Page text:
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How Thai Flavors and Traditional Omakase Come Together at Sushi on Me

Chef Atip Tangjantuk blends his Thai heritage with his love of Japanese food at his Jackson Heights restaurant

“I think this is the only place with Thai omakase in New York,” says chef Atip Tangjantuk of his restaurant Sushi on Me in Jackson Heights, Queens. “I am proud of what I do, because I brought together two things that I love.”

Tangjantuk blends the cooking and ingredients of his Thai heritage with traditional sushi techniques to make for a unique omakase experience. With the Seven train rattling the underground, kitchen-less space, he creates dishes like anago panang curry and a tamarind salmon dish that’s a play on the Thai snack dish miang kham.

Using strong Thai flavors with sushi “represents my identity without destroying the flavor of the fish itself, which is already good,” Tangjantuk says as he prepares his tamarind salmon sauce. He boils water on a hot pot right on the sushi counter and adds in sugar cane, noting how prevalent it is in Thailand. Tamarind juice, fried onions, and chili paste follow. He then browns the salmon with a blow torch for more flavor. Once the sauce comes together, he stacks pieces of blackened salmon in a fishbowl-like vessel, adds the sauce, and pipes in smoked rosemary until the bowl is completely filled with cloudy white smoke for a unique aroma.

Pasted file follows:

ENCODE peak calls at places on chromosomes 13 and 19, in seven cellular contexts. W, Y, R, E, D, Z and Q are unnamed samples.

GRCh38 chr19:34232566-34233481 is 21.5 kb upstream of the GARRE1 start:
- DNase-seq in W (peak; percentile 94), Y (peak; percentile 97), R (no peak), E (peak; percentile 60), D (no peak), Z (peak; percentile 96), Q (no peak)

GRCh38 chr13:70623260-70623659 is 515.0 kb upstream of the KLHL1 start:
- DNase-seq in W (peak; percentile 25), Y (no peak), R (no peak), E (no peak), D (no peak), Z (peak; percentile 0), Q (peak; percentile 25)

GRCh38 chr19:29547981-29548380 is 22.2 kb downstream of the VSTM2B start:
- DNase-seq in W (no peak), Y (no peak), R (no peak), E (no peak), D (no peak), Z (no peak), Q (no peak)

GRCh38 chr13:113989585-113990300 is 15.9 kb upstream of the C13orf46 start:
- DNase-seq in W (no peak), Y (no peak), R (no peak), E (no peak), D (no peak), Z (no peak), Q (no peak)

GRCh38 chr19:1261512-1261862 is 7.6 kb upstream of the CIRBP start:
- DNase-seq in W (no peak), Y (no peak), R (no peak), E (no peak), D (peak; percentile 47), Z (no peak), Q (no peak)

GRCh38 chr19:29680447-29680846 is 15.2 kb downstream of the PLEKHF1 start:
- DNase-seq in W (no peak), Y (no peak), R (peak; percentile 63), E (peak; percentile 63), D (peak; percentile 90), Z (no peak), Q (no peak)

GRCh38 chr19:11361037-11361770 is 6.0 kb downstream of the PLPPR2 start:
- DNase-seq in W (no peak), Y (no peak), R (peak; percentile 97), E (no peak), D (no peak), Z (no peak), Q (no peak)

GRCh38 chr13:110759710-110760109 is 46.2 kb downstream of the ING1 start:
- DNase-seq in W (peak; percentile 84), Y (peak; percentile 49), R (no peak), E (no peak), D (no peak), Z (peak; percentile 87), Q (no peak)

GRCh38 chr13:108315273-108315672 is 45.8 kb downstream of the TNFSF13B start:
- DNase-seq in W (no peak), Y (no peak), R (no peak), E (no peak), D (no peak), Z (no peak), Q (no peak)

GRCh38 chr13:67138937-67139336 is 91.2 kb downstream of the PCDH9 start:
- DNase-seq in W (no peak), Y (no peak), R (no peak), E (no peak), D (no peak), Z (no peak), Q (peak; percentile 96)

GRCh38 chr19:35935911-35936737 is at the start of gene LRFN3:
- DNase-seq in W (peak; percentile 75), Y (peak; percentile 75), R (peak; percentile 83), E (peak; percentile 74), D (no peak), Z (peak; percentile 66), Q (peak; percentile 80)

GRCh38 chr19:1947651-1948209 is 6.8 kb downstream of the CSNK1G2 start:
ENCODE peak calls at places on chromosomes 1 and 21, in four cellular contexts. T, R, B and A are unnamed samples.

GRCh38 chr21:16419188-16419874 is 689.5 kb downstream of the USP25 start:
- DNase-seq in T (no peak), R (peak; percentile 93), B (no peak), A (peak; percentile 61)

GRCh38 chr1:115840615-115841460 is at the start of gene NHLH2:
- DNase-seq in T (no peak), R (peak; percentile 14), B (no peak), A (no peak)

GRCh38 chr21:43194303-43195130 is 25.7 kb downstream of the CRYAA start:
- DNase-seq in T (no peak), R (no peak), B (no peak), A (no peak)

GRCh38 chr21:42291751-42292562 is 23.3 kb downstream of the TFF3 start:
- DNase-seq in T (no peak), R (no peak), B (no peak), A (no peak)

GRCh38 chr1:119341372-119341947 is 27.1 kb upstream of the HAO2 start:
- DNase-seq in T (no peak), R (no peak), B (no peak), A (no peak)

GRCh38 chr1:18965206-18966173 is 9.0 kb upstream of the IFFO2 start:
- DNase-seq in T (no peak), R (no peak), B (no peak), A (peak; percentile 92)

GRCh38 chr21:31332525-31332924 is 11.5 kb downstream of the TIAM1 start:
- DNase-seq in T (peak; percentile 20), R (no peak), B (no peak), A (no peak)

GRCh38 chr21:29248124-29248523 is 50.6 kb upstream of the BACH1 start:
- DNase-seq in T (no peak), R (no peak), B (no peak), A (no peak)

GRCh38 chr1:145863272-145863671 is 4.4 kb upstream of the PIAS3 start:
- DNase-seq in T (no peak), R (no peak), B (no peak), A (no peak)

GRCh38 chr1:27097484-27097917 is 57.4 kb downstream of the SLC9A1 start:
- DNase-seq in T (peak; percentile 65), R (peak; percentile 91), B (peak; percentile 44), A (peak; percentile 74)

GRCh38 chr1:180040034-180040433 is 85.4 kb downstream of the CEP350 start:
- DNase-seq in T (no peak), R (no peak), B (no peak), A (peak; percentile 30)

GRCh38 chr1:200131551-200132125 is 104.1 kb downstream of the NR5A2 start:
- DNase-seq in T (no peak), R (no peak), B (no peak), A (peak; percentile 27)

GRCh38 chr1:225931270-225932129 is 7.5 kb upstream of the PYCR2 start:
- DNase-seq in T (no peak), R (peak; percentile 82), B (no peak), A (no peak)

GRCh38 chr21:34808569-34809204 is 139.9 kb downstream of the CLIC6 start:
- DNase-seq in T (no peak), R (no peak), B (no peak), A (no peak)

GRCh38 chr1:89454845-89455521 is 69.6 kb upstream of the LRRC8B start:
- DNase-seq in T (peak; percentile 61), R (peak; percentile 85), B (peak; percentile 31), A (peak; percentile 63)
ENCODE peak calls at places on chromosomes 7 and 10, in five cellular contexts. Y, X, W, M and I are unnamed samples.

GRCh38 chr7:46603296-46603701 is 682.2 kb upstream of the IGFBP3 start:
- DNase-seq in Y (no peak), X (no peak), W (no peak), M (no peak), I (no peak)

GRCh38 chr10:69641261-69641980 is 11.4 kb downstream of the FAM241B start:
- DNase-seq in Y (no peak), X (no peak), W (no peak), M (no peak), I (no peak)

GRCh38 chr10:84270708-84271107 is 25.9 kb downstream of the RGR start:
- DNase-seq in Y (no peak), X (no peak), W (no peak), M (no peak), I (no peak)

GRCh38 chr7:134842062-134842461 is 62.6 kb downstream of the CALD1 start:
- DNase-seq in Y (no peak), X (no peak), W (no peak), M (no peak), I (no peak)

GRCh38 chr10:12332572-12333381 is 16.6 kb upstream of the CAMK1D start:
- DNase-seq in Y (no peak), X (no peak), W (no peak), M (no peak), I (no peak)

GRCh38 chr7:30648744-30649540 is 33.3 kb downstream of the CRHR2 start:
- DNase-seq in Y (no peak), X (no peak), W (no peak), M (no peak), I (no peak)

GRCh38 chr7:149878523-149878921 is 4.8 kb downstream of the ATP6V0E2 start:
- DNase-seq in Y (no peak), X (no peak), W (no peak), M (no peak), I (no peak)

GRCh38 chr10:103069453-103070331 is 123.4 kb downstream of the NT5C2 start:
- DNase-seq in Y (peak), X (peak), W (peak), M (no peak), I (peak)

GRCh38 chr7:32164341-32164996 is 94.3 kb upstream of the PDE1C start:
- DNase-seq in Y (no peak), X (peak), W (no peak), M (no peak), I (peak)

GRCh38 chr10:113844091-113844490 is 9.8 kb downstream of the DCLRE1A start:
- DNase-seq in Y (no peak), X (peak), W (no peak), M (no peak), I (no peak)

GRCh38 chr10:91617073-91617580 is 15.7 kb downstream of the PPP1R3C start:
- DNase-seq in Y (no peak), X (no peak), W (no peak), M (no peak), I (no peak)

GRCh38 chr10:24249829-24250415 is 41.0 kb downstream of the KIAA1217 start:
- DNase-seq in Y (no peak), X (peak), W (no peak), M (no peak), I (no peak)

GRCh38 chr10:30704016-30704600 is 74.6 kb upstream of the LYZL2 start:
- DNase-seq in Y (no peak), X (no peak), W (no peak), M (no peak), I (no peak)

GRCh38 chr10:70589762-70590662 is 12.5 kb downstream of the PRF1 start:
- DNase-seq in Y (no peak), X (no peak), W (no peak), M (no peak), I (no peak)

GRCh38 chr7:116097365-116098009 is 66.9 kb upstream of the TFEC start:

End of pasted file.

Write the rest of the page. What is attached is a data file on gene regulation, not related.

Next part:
“Omakase in most people’s understanding is ‘chef’s choice,’ a menu that a chef decides on. This is my meaning of the omakase I’m doing today,” he says. “I’m not Japanese, but I respect food. I love Thai food. That’s why I’m combining the two... I want to create something unique for people to see that it’s possible. Thai people can do it, too.”

Check out the video to see more Thai-inspired sushi dishes from chef Tangjantuk.

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